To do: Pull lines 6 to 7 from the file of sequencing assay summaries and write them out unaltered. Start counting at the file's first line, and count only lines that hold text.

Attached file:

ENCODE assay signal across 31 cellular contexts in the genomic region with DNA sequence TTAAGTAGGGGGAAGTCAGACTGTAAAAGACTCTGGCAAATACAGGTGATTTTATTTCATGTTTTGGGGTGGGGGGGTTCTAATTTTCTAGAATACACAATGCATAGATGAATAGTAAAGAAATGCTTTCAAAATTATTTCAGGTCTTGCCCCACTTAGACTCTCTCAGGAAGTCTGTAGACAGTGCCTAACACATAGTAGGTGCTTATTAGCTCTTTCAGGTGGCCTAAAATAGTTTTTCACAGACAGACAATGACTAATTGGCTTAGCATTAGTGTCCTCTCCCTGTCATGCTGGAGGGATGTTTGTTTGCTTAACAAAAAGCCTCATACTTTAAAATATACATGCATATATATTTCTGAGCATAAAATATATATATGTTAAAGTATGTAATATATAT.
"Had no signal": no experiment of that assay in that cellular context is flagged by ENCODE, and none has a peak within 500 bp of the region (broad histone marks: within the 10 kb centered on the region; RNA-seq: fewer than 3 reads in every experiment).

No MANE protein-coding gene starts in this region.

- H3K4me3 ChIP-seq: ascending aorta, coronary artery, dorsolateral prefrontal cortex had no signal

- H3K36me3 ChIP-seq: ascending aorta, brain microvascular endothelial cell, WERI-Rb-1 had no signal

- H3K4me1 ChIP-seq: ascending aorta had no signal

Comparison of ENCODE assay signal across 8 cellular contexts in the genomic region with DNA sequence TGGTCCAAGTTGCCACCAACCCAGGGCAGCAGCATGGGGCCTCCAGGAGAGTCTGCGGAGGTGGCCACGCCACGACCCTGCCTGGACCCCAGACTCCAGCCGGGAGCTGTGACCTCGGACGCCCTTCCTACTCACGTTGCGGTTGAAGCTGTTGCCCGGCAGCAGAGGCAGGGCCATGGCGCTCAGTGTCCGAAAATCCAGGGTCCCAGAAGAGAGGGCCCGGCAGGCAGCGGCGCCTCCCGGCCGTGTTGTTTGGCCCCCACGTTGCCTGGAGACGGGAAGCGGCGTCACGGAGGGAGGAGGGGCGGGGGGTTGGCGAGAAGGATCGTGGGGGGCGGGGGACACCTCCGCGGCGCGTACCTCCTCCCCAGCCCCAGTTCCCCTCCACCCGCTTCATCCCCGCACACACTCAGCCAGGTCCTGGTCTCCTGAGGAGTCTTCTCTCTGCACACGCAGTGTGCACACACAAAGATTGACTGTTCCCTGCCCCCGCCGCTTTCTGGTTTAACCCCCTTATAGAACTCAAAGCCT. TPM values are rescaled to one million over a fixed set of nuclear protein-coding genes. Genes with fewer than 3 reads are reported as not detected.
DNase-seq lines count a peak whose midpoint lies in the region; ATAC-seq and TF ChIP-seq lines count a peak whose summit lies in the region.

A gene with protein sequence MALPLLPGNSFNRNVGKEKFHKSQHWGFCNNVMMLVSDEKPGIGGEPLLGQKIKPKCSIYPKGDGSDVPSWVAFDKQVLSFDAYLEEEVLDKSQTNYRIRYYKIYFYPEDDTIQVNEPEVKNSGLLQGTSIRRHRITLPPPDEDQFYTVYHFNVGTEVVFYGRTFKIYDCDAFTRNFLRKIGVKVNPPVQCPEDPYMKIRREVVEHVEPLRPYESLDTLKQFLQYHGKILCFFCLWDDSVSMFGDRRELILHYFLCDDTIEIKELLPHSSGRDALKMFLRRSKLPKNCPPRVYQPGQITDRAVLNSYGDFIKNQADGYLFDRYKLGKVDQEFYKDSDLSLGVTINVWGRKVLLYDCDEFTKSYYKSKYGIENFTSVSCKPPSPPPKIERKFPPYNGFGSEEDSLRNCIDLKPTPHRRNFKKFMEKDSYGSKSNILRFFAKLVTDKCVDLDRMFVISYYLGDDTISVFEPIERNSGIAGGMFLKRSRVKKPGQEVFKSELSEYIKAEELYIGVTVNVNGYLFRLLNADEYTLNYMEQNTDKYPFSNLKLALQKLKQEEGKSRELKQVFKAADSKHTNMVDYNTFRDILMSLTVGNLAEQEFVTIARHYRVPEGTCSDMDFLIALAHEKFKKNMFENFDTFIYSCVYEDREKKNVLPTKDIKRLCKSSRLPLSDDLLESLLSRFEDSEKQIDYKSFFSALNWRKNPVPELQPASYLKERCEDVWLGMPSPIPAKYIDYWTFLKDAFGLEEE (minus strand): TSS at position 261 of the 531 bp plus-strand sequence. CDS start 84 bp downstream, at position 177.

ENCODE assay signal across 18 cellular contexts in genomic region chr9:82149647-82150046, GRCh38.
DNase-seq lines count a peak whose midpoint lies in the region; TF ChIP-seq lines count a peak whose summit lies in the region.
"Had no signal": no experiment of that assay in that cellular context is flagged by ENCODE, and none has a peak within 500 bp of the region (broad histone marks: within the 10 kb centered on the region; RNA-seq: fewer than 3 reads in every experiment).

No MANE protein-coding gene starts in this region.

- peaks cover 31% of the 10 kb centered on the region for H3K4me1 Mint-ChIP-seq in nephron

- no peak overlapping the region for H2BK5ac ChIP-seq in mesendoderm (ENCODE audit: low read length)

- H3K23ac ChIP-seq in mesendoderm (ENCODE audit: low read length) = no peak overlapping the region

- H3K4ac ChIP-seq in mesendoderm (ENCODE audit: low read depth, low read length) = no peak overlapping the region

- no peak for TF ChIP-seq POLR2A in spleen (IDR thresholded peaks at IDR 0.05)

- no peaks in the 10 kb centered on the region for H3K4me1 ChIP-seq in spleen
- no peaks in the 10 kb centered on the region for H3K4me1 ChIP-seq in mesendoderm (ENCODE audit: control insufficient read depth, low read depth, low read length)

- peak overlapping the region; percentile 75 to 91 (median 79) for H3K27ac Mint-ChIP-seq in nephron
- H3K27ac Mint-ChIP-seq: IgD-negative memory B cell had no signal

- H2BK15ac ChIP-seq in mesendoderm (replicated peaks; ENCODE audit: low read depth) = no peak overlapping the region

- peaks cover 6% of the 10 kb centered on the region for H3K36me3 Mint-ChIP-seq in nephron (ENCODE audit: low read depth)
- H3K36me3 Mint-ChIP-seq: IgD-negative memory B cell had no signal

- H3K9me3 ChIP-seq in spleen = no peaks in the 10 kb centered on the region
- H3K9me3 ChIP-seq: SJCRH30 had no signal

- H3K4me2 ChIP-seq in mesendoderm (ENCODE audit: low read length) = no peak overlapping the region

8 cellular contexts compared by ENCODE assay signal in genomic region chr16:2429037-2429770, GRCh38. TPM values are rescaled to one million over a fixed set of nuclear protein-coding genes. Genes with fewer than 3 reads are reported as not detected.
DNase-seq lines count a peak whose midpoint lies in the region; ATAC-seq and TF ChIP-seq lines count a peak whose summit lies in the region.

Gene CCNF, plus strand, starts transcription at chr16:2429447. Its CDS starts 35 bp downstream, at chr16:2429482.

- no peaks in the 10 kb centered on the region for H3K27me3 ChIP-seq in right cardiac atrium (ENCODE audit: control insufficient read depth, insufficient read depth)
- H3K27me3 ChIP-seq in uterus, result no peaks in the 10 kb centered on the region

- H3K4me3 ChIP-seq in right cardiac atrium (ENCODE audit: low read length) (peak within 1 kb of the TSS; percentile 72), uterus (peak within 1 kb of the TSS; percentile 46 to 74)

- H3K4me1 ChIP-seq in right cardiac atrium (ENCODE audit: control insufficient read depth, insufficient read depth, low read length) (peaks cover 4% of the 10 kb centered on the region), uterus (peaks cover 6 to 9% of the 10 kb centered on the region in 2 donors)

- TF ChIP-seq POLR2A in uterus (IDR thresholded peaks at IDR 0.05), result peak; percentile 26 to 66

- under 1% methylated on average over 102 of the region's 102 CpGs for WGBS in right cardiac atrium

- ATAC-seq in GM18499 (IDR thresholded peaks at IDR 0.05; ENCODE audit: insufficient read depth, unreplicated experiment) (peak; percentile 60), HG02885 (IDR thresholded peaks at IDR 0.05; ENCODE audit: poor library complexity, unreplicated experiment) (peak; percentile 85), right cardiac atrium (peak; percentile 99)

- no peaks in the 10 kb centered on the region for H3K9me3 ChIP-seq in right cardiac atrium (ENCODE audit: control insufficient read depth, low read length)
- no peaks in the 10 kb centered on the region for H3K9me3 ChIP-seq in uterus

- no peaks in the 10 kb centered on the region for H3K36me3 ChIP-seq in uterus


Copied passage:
- H3K4me1 ChIP-seq: ascending aorta had no signal

Comparison of ENCODE assay signal across 8 cellular contexts in the genomic region with DNA sequence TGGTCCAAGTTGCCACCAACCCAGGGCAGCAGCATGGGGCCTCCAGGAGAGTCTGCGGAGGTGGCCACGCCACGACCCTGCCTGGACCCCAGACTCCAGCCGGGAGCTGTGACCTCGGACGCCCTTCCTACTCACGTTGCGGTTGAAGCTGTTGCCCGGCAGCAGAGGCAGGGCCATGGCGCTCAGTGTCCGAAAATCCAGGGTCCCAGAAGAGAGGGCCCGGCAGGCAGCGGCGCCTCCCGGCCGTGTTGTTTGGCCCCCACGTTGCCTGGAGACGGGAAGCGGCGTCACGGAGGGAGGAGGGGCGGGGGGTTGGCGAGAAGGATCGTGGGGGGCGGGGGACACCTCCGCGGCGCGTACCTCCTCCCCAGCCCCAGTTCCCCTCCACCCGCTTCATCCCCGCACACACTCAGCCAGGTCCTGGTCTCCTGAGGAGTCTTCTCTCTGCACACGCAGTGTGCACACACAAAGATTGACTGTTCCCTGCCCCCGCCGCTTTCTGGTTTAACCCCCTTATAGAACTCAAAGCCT. TPM values are rescaled to one million over a fixed set of nuclear protein-coding genes. Genes with fewer than 3 reads are reported as not detected.